L-1A Extension for Architectural Hardware Director

L-1A Extension for Architectural Hardware Director

  • Client: Ms. Ki
  • Applying for: 3 year L-1A Extension, L-1A status since 2000
  • Business: Architectural Hardware Importing and Exporting
  • Country/Region: Taiwan, China
  • Position: Director of Operations
  • Year Incorporated: 1999
  • Revenue: $285,000
  • Number of Employees: 2
  • Challenges:
    • Supervised employees were not managerial
    • Lacked organizational structure


Ms. Ki* came to Immigration Express seeking help in applying for an L-1A extension as a nonimmigrant transferee in order to continue her executive position in the United States. She had been granted L-1A status in the previous year to assist in the startup of the company in the United States and now wished to continue functioning in a similar capacity in furthering its growth even more. Otherwise, the company may simply not experience as much growth as it potentially could. As such, Ms. Ki came to us asking for assistance. We helped her file the petition on October 24, 2001 and received approval on November 13, 2001.



How we proved the control relationship between U.S. Company and Taiwan Company

We first had to prove that according to USCIS requirements, that the U.S. Company “is the same employer or a subsidiary or affiliate of the firm or corporation or other legal entity by which the alien was employed overseas.” We demonstrated that the company opened in the United States continued to maintain common ownership with its Chinese affiliate in Taiwan. We showed through the stock certificate and stock ledger entry for the company that all shares of common stock for the company have been transferred to the Taiwan company. We emphasized that there had been no business changes since the original L-1A approval the previous year. We were able to further prove the subsidiary nature of the company by demonstrating that the Taiwan company had offices in Hong Kong, Australia, Singapore, and Manila, doing business in all offices, as evidenced by recent invoices of business and the most recent accounting report. In order to further the U.S. company’s first year of operations and their viability for the future, we included documents such as its bank statements from the previous year, its tax returns for the most recent years, its trade show information, along with a sample of its catalog and advertising mediums.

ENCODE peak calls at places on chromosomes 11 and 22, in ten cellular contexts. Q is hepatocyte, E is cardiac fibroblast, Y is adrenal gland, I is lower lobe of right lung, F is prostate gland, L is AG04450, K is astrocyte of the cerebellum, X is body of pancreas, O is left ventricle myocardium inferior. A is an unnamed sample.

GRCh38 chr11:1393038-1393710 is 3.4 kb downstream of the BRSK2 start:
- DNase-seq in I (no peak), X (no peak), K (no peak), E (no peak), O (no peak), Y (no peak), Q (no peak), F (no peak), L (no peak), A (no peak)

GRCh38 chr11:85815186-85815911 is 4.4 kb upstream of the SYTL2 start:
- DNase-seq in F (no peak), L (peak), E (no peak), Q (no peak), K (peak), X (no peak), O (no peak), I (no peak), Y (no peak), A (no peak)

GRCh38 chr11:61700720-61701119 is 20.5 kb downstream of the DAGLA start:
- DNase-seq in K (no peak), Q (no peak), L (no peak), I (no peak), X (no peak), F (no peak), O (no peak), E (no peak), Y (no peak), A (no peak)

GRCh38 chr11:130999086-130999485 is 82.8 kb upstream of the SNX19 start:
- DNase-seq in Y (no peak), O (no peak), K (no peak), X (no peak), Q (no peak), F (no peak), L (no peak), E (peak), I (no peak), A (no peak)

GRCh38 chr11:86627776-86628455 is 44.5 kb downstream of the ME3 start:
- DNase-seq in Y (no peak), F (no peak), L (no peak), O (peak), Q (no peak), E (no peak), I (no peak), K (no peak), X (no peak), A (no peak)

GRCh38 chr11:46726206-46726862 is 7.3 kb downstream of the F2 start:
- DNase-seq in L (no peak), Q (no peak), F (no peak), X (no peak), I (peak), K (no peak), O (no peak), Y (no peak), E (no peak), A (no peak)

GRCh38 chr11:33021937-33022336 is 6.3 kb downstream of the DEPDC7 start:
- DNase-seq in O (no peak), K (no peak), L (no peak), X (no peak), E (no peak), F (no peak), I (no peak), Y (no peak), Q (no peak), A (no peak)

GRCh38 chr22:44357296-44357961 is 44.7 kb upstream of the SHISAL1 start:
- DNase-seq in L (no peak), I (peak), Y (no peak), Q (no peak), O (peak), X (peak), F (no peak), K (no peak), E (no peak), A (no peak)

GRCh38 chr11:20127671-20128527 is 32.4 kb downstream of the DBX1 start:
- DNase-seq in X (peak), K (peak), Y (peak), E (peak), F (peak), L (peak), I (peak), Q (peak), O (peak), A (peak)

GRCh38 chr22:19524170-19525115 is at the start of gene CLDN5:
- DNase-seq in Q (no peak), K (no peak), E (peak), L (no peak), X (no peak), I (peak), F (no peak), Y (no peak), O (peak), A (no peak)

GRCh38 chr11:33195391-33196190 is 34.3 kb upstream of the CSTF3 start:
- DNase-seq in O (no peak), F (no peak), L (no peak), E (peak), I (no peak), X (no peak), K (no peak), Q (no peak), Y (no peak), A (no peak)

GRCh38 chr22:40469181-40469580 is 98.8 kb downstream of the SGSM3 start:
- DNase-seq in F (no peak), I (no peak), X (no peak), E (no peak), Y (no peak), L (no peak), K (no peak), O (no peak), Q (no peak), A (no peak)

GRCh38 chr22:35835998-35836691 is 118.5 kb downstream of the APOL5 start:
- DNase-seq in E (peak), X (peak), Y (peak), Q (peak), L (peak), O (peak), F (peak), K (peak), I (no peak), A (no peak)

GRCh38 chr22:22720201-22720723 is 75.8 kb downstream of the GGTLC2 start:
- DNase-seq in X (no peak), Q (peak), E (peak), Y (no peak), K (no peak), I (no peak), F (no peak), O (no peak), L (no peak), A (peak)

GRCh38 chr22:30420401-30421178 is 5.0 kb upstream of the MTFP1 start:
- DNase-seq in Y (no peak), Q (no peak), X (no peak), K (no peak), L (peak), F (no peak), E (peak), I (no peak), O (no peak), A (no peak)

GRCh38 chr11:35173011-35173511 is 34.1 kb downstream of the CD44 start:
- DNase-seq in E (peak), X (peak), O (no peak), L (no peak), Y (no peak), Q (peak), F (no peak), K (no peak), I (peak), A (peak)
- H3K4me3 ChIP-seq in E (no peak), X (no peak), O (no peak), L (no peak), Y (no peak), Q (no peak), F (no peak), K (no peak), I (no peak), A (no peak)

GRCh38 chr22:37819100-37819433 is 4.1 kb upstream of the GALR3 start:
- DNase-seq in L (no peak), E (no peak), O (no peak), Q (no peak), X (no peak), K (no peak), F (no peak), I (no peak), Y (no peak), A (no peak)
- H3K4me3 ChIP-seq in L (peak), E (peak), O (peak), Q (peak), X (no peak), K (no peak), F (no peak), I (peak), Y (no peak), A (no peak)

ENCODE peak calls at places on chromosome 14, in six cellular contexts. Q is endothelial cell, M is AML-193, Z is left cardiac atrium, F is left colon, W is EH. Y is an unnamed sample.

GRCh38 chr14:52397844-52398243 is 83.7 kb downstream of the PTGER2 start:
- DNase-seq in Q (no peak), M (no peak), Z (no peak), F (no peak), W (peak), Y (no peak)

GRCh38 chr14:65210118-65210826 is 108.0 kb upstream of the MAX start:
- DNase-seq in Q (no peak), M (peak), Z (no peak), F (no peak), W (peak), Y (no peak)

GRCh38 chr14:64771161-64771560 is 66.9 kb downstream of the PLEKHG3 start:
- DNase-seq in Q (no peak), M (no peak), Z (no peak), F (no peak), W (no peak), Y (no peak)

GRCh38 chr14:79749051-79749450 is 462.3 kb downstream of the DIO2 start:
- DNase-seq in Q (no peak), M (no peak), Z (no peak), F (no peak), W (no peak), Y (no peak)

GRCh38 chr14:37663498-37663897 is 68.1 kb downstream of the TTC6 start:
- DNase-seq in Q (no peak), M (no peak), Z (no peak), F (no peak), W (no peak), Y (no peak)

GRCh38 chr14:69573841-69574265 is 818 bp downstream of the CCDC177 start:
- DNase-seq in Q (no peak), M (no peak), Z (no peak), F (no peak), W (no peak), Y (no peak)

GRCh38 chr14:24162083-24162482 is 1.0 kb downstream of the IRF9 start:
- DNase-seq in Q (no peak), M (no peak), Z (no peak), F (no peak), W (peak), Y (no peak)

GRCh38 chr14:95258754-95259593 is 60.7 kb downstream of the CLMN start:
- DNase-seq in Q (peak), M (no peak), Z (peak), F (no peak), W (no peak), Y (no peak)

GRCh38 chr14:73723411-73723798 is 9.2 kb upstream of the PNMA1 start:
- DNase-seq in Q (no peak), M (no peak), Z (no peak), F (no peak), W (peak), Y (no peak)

How we proved that Mr. Pang’s proposed duties in U.S. Company were managerial or executive

As defined by USCIS, managerial capacity consists of tasks including “managing the organization, or a department, subdivision, function or component of the organization” and primarily “supervising and controlling the work of other supervisory, professional, or managerial employees, or managing an essential function within the organization, or a department or subdivision of the organization.” Executive capacity is defined as “directs management of the organization or a major component of function of the organization”, “establishes the goals and policies of the organization, component or function”, “exercises wide latitude in discretionary decision-making”, and “receives supervision or direction from higher level executives, the board of directors, or stockholders of the organization”. In proving this capacity, we first qualified Ms. Ki by highlighting her credentials in her education as well as her extensive experience in product development, trade regulations, export procedure, promotional strategies, and customer relations. Through a breakdown of her duties in the U.S. Company, we showed that she supervised the Financial Department, Research and Development Department, and the Business Department. We showed that in her extended time, she would be focused on developing domestic and international business connections, promoting the company via different outlets, identifying potential market openings, and developing various strategies for continued success. We emphasized Ms. Ki’s success over the past year in establishing and developing the company in the United States, and we thus proved that she would be functioning in a similar capacity and even more in a managerial and executive capacity in the upcoming years.



We filed the petition on October 24, 2001 and received approval in less than 3 weeks on November 13, 2001.

*Name has been changed to protect client identity.